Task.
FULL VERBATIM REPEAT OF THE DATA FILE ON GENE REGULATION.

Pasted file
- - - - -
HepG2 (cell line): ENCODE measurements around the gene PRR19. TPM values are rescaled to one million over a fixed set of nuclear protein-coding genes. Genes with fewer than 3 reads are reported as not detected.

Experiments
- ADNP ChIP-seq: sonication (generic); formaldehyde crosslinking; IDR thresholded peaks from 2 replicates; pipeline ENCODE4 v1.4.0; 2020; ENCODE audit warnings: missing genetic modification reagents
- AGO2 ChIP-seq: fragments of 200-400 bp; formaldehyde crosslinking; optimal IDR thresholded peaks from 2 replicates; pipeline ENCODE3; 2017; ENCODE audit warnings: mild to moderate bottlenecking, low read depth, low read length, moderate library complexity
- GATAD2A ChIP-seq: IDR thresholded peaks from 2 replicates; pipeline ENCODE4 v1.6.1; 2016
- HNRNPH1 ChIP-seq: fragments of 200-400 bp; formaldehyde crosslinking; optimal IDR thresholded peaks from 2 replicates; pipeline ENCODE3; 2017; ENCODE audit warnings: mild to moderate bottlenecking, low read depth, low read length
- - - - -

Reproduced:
HepG2 (cell line): ENCODE measurements around the gene PRR19. TPM values are rescaled to one million over a fixed set of nuclear protein-coding genes. Genes with fewer than 3 reads are reported as not detected.

Experiments
- ADNP ChIP-seq: sonication (generic); formaldehyde crosslinking; IDR thresholded peaks from 2 replicates; pipeline ENCODE4 v1.4.0; 2020; ENCODE audit warnings: missing genetic modification reagents
- AGO2 ChIP-seq: fragments of 200-400 bp; formaldehyde crosslinking; optimal IDR thresholded peaks from 2 replicates; pipeline ENCODE3; 2017; ENCODE audit warnings: mild to moderate bottlenecking, low read depth, low read length, moderate library complexity
- GATAD2A ChIP-seq: IDR thresholded peaks from 2 replicates; pipeline ENCODE4 v1.6.1; 2016
- HNRNPH1 ChIP-seq: fragments of 200-400 bp; formaldehyde crosslinking; optimal IDR thresholded peaks from 2 replicates; pipeline ENCODE3; 2017; ENCODE audit warnings: mild to moderate bottlenecking, low read depth, low read length